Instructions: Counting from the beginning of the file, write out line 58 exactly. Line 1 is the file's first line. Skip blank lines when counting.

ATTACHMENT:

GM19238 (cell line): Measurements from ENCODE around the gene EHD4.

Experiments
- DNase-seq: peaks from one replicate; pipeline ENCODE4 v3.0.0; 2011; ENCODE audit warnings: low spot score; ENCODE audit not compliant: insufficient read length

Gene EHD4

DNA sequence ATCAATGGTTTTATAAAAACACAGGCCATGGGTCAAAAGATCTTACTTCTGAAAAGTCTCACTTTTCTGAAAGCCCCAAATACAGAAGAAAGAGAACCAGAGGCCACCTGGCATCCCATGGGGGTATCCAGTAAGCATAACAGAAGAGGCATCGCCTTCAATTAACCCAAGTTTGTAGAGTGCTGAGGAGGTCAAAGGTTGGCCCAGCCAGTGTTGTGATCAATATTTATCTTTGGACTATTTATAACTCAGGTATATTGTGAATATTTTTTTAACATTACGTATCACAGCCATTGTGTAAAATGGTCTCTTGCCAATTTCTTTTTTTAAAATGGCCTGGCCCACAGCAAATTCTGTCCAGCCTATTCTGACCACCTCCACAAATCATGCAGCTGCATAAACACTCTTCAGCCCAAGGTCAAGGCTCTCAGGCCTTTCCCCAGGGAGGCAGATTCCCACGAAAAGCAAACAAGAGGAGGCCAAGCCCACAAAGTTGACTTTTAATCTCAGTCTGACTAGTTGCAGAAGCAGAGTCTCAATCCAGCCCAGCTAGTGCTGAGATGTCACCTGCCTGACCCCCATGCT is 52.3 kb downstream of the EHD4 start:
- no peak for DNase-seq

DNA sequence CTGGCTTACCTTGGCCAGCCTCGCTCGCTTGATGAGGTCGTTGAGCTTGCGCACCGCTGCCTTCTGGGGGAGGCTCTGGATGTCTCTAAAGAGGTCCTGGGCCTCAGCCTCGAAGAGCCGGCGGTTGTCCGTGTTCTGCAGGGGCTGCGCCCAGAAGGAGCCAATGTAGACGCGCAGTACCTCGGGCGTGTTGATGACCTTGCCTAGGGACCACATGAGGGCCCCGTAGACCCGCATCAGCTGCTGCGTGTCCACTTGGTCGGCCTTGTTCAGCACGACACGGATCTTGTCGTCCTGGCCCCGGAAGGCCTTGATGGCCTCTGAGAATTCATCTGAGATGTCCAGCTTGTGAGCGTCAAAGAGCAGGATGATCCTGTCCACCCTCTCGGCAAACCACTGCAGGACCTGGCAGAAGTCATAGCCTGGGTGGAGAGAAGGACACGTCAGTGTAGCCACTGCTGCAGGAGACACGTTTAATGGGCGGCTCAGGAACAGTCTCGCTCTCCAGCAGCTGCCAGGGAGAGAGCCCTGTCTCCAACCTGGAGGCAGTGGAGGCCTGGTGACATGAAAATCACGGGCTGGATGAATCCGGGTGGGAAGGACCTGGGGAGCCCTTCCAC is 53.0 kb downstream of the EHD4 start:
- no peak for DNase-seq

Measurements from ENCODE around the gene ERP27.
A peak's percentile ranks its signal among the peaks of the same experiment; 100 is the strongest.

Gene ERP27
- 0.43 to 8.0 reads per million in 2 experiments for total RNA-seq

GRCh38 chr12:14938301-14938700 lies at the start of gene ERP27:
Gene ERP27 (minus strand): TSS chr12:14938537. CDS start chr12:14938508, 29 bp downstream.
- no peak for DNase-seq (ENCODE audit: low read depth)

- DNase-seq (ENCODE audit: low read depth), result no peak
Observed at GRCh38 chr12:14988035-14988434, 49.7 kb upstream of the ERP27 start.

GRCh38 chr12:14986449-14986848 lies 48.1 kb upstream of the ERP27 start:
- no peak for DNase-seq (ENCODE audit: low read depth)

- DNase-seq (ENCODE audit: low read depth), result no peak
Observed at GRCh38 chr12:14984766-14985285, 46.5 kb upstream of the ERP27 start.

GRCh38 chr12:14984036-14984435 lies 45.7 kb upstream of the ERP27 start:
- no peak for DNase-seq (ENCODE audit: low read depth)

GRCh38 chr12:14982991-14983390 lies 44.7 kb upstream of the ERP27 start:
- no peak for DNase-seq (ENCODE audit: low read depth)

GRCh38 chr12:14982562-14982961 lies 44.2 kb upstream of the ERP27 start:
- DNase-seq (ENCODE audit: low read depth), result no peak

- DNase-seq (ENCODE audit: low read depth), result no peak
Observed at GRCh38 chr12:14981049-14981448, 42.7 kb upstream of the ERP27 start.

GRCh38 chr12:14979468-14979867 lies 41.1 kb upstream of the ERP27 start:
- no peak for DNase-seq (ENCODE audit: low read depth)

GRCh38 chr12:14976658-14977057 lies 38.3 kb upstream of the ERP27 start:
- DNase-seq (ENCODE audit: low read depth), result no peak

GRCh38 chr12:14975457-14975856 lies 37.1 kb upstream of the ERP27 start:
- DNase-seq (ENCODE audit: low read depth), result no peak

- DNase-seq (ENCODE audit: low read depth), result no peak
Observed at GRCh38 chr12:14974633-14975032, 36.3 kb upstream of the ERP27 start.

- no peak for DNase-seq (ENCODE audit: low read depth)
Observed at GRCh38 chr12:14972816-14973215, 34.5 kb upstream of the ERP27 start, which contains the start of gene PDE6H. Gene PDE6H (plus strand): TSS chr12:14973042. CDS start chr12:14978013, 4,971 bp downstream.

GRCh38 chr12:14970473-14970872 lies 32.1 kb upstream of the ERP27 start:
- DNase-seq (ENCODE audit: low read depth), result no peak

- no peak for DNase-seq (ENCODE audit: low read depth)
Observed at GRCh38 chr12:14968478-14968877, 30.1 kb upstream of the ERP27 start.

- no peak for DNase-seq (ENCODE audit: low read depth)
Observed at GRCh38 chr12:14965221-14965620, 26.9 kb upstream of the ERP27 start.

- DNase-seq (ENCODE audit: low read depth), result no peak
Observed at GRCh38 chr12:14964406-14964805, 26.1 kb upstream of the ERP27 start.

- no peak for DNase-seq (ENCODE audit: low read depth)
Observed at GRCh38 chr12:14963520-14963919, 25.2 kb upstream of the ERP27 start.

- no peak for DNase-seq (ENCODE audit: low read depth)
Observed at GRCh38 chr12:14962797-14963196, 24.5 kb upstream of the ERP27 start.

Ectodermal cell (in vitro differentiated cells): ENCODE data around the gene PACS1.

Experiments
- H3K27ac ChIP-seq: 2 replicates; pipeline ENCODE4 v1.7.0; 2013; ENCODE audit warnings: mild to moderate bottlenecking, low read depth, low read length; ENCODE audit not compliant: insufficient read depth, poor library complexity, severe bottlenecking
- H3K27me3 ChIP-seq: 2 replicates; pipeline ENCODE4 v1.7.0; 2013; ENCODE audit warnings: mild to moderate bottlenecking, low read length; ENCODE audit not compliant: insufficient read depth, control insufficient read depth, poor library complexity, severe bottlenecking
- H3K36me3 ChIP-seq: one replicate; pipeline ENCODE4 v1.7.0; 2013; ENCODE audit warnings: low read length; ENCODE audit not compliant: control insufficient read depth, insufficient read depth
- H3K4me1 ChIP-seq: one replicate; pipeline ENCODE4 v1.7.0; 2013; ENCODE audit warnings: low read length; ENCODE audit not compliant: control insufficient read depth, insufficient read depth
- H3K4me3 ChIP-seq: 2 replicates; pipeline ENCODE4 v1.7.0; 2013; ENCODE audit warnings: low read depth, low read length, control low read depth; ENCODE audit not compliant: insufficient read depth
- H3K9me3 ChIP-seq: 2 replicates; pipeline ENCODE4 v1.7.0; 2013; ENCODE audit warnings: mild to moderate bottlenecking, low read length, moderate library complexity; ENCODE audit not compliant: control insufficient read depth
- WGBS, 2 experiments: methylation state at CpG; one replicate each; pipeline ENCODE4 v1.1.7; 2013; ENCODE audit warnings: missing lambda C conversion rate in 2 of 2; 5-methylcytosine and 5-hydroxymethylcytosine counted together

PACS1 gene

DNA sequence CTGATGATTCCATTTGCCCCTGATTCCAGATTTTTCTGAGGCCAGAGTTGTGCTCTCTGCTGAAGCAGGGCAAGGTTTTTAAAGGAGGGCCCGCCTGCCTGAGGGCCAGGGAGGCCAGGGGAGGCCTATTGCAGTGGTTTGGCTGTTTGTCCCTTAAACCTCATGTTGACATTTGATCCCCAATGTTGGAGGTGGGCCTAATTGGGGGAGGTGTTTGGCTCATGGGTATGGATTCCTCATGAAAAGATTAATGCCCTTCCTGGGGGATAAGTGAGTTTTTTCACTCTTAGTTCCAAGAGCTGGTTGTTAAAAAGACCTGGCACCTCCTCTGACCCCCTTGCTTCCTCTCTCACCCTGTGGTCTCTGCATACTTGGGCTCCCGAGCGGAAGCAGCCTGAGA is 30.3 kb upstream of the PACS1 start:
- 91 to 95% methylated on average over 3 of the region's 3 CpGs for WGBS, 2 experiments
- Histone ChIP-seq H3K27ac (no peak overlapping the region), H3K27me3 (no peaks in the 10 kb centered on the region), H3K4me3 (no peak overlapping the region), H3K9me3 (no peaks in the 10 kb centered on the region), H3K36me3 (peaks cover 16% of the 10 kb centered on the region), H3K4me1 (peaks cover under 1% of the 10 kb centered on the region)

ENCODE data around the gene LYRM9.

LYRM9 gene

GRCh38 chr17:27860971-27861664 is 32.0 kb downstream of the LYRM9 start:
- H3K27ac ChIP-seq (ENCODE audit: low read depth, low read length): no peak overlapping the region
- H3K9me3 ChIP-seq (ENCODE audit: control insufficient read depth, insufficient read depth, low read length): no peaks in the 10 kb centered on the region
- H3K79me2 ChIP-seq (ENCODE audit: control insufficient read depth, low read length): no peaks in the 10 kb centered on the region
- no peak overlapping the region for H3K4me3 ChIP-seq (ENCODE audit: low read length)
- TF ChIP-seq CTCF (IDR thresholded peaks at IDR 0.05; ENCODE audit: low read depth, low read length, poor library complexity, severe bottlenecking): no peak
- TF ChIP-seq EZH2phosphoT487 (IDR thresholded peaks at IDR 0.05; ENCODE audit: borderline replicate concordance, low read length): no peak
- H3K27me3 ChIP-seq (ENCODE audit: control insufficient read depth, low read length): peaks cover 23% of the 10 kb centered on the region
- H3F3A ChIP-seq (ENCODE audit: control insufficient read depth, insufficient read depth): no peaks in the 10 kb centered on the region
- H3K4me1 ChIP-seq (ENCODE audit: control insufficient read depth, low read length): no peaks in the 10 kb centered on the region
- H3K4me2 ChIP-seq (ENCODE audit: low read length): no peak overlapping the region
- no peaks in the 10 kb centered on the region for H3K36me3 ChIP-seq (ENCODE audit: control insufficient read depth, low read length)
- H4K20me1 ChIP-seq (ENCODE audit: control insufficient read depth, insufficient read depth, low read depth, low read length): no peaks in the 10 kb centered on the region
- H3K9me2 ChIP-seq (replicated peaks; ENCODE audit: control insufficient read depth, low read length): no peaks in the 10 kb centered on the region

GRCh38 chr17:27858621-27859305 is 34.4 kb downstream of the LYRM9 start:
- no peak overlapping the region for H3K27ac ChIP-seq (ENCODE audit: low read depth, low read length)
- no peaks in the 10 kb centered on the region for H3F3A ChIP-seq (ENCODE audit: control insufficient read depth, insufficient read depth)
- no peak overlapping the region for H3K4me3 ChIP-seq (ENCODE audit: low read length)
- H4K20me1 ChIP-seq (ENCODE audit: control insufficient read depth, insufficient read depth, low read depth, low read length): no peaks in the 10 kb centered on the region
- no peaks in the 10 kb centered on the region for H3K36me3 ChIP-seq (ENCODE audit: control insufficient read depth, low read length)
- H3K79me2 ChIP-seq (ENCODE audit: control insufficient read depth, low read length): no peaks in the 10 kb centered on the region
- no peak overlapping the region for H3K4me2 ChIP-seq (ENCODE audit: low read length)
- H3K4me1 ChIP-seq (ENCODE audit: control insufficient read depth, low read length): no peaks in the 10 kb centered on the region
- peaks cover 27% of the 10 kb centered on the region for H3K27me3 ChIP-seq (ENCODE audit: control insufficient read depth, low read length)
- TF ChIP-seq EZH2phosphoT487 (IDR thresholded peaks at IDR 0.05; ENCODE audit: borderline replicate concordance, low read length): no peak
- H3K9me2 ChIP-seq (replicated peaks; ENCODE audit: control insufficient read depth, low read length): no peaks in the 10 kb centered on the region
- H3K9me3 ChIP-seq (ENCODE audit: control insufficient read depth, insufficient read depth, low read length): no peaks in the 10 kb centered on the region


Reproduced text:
- H3K4me3 ChIP-seq: 2 replicates; pipeline ENCODE4 v1.7.0; 2013; ENCODE audit warnings: low read depth, low read length, control low read depth; ENCODE audit not compliant: insufficient read depth